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  8. #8  
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    Quote Originally Posted by Gingersnap1 View Post
    This drives me crazy. In 10 or 15 years all those same people will be living off dog food because the flat screen TV and the spa vacation were more important than the IRA.
    Or they'll be voting for higher rates of taxation on those of us who planned for the future.
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  9. #9  
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    Quote Originally Posted by Gingersnap1 View Post
    Absolutely! Personally, I'd lose the DTV and quit going to restaurants and buying nonessentials first. Gutting your retirement accounts is just a temporary fix anyway. Downsizing and budgeting is a better solution.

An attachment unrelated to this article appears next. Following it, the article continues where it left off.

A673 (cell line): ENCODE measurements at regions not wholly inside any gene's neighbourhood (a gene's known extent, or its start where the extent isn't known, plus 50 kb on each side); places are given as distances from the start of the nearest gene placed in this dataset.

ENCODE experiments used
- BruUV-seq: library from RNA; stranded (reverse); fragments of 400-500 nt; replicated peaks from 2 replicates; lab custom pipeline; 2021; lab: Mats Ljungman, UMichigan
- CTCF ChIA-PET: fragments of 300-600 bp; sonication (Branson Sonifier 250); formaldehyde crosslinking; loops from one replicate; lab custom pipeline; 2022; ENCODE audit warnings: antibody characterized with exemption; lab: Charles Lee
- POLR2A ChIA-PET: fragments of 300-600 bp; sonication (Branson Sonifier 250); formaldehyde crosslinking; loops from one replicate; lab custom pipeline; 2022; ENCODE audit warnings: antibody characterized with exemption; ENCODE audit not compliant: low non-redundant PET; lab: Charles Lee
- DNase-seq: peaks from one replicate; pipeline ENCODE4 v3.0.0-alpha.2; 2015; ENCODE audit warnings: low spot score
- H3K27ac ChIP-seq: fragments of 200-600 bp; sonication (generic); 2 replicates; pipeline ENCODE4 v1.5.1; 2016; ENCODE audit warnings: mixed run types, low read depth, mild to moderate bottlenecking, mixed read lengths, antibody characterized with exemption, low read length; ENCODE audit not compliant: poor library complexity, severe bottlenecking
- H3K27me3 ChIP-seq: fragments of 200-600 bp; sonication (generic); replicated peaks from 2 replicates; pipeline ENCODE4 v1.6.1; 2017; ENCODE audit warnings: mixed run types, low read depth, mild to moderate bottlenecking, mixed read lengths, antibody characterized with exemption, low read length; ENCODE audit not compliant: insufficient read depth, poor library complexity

Doing without and buying most things with cash is something most people do not understand. Saving for a rainy day does not exist either. My parents grew up in the depression. They financed their first house and paid cash for two more. They never paid interest on anything else.

    The Prez and all of our politicians encourage us to spend, spend, spend. Take the stimulus rebate. The government's worst nightmare would be if everyone would either save that money or pay down bills.
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  10. #10  
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    Quote Originally Posted by noonwitch View Post
    I'm glad that I have a stable government pension-if all goes well, I'm retiring in 11 years, 4 months. I can substitute teach after that.
    We don't have a pension, just the 401k, which I think will probably go down a lot today. Saw there's almost a 300 point drop on the Dow Jones today.

    Sounds like you have a good financial plan going. Congrats on being able to retire so early.